broader scope. For example, the environment and conventions established by the
service-oriented enterprise architecture can be carried over into individual service
inventory architectures.
A. True
B. False
Answer: A
Question: 98
Each service composition within a service inventory shares the same service
composition architecture.
A. True
B. False
Answer: B
Question: 99
The scope and size of different service inventory architectures can vary.
A. True
B. False
Answer: A
Question: 100
A service inventory architecture is designed to accommodate the composition and
recomposition of services.
A. True
B. False
Answer: A
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SOA Architecture exam contents - BingNews Search results SOA Architecture exam contents - BingNews Service-oriented architecture (SOA)

Cellebrite sees silver lining in the NetSuite cloud

It’s only natural that companies invest in business software solutions to bring about growth in their organisation. But in times of uncertainty, the narrative is around doing more with less, how to increase productivity and efficiency through automation, and how to get better control of supply chains. We see how one company is doing just that Continue Reading

Fri, 21 Aug 2020 05:19:00 -0500 en text/html
Progress Software Rolls Out SOA Program

The OpenEdge division of Progress Software on Monday rolled out a program to help VARs accelerate the ability to enhance their business applications with a series of products, services and best practices through a systems-oriented architecture (SOA) enablement process.

The Accelerator Program allows new application partners to subscribe to a customized program that helps them rearchitect their applications and go-to-market with Open-Edge-based applications. The new program is based on the company's Application Transformation Approach (ATA).

"With these programs, we can offer partners more of a common-sense approach to adopting newer technologies or rearchitecting existing ones without being disruptive to their business. We can provide the business resources and the technology to deliver adaptive SOA-enabled applications," says Julie Christiansen, director of partner development and marketing for the Progress OpenEdge Division.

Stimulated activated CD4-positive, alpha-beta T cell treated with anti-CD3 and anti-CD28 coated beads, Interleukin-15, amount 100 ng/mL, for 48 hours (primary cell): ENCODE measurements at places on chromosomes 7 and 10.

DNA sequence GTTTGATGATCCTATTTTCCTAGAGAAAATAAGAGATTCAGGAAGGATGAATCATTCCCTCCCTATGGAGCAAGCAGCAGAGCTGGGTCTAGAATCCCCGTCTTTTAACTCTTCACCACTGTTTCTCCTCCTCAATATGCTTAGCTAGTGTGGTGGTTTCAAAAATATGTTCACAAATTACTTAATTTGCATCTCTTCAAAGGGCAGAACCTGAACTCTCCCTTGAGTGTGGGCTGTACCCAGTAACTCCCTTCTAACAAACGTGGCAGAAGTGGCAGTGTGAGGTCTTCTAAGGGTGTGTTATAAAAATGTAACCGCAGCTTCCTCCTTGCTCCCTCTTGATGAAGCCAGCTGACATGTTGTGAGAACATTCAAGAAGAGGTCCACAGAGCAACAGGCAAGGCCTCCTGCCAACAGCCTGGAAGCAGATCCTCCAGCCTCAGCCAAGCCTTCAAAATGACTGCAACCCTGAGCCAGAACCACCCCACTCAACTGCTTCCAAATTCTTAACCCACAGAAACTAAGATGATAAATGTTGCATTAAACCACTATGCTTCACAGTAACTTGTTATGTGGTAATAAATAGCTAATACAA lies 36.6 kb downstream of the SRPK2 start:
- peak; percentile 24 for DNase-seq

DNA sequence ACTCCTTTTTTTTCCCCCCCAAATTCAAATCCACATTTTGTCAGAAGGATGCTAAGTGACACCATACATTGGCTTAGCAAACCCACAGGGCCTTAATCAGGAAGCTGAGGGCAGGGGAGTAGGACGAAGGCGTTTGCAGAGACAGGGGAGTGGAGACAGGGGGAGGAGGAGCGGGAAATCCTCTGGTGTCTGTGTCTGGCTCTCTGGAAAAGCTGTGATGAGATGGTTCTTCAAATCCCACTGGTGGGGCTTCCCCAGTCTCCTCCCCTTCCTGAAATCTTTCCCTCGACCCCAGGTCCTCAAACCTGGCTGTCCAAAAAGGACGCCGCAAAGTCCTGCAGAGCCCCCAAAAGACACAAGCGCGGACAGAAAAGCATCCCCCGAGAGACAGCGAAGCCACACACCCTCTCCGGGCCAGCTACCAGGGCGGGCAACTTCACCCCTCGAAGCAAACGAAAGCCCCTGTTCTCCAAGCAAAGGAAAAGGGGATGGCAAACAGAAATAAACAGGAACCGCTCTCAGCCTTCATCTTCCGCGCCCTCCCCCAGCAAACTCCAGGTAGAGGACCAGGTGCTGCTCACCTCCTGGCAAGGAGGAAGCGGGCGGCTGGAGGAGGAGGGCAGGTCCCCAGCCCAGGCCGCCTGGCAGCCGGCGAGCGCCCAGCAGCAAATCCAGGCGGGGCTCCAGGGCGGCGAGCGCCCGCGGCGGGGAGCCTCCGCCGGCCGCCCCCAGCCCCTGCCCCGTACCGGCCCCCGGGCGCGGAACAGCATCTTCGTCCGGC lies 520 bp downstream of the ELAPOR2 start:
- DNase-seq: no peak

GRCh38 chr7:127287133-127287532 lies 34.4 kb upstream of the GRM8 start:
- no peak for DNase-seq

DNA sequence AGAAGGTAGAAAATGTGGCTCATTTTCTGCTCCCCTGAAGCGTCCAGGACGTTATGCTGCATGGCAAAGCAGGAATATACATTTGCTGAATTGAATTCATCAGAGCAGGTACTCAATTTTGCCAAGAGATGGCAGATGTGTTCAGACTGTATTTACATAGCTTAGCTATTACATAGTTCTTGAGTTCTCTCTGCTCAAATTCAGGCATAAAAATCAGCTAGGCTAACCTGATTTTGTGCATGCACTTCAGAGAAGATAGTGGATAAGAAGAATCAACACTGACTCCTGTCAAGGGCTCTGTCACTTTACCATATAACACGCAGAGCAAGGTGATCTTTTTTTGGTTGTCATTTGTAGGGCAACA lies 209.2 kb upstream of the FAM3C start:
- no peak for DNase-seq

The program has several offerings, including the Learning Accelerator, which company officials describe as a first step toward becoming a Progress partner. The program offers new solution providers specific information on how Open Edge products can support their application.

Another offering is the Development Accelerator, which supports new solution providers with technical and business resources they need to migrate their application over to the OpenEdge platform. A third offering is the Market Accelerator, which gives solution providers who have already rearchitected their application help in shaping a go-to-market strategy, company officials says.

ATA is based on the OpenEdge Reference Architecture--essentially a blueprint and best practices for designing applications built to exploit an SOA. ATA supplies a phased methodology with assessment, analysis and modeling, along with redesign and the reuse of existing components. The architecture also helps with the building and testing of pilot modules so partners can extract all they can from their existing technology.

Sun, 10 Dec 2023 22:35:00 -0600 text/html
HP, SAP Expand Their SOA Bond